At its three-day monetary policy review beginning Tuesday, the Reserve Bank of India (RBI) would look at higher crude oil prices, a weak rupee, and the resultant inflation situation among the risk factors to monitor. While the first two could affect the current account deficit (CAD), inflation could determine the central bank’s monetary policy stance.

New Delhi–based Devendra Pant, chief economist and head-public finance at India Ratings and Research (Ind-Ra), believes a combination of elevated crude oil prices and a weak rupee, and if these sustain for more than a quarter, will have an adverse impact on India’s current account position, inflation, monetary policy stance and fiscal balance. “If crude basket averages $68–72.86 per barrel and rupee averages 66.6-67 per US$, the current account deficit could widen to $22-31 billion in FY19,” says Pant.

Wholesale inflation could also increase by 70-80 basis points (100 basis points make one percentage point) from Ind-Ra’s current forecast of 3.4% while retail inflation could move up by 30-35 basis points from the rating agency’s current forecast of 4.3%, Pant believes.

On the RBI’s rate action, Ind-Ra believes the central bank’s Monetary Policy Committee (MPC) would keep the policy rate unchanged. Although the minutes from April’s policy review indicate a potential shift in the RBI’s liquidity stance to ‘withdrawal of accommodation’ from the current ‘neutral’ stance, Ind-Ra believes the MPC will wait for the out-turn of monsoon and its distribution, and further movement in crude oil prices before deciding on a rate hike. “In the interim, financial market conditions have already tightened,” says Pant in a note. “A mix of global and domestic factors such as risk aversion among global investors, crude oil price volatility, higher borrowing by the state governments and a likely fiscal slippage by the central government has driven the bond yields higher.” The 91-day Treasury bill rates increased to 6.40% in May 2018 from 6.11% in April 2018, while the 10-year G-sec rate rose to 7.88% from 7.15% in the same period, he says.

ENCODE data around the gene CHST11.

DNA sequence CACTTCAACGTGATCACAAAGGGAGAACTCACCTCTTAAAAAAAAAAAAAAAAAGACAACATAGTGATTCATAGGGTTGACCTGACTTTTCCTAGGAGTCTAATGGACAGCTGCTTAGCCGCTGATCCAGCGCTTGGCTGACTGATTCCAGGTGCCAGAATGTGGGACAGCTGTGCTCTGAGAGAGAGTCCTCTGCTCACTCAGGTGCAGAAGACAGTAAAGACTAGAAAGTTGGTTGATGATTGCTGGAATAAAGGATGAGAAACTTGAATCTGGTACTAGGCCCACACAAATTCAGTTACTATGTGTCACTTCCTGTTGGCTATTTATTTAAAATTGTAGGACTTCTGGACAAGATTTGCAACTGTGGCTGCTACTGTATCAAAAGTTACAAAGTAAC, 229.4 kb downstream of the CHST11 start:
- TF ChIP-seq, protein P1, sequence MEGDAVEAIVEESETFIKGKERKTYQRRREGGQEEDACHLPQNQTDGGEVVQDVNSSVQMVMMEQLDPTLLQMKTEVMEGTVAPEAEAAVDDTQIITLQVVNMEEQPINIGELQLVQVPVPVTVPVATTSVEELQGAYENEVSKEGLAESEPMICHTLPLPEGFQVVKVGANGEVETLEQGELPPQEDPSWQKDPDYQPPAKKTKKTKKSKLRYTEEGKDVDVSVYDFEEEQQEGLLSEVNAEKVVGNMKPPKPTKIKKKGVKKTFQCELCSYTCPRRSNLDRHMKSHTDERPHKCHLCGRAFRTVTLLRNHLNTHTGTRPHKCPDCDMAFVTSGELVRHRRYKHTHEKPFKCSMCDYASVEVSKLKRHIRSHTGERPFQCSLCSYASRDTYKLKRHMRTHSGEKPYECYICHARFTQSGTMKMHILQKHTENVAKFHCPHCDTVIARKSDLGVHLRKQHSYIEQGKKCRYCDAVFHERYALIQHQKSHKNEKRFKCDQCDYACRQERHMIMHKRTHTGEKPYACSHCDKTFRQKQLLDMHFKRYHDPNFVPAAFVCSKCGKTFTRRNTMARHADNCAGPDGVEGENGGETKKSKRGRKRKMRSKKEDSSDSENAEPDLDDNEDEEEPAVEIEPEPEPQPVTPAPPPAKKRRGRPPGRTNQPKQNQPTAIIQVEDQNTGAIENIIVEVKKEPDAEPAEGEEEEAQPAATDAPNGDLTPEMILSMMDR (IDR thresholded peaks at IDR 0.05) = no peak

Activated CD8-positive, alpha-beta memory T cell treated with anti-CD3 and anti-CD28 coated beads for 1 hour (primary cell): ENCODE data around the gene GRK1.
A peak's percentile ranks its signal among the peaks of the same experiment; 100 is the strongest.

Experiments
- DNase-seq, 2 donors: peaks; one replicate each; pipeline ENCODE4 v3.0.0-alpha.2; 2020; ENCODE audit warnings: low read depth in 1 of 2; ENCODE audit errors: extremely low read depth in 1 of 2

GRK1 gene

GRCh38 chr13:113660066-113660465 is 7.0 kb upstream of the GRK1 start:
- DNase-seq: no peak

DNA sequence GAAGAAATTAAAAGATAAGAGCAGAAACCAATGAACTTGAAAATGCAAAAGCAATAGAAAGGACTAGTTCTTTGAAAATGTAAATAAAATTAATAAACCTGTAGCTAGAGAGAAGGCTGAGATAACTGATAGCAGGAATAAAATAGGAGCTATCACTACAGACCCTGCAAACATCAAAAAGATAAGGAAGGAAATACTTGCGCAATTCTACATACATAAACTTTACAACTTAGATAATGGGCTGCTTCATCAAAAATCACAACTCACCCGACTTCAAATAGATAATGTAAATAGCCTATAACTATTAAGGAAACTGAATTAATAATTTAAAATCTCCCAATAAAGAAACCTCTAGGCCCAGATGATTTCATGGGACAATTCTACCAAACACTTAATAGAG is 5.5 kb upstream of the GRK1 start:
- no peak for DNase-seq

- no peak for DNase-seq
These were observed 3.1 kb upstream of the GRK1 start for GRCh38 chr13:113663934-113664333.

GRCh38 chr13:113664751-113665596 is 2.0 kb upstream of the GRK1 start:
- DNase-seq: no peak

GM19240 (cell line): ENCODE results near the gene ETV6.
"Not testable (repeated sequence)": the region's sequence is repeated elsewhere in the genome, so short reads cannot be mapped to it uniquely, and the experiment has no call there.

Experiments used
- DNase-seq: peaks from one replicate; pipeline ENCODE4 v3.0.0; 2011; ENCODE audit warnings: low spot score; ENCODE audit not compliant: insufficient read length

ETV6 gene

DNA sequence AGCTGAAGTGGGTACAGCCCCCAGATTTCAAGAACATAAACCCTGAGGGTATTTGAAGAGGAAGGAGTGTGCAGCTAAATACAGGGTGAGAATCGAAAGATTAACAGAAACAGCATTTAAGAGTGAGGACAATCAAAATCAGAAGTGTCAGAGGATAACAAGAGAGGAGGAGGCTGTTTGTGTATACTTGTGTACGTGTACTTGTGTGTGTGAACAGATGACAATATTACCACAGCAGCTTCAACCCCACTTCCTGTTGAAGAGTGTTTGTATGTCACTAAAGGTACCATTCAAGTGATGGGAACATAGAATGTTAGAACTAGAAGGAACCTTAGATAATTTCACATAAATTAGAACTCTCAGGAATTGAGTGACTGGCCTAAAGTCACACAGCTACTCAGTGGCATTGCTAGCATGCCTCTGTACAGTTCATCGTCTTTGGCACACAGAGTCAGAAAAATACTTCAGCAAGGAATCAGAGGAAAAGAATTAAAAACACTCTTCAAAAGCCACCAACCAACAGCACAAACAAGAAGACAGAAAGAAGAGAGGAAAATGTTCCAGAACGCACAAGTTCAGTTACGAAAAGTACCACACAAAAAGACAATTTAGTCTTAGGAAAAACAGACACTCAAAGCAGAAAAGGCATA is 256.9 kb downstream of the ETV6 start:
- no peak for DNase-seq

However, there could be some relief. The rating agency believes crude oil prices would correct from the present high of around $78 a barrel due to increased US shale production. “Moreover, elevated crude oil prices are not in the best interest of oil-producing countries as well, because it aggravates the risks of jeopardizing the ongoing global recovery,” Pant notes.

Clearly, there are more worries for the RBI as they attempt another tightrope walk while the global economy and markets are witnessing bouts of volatility.

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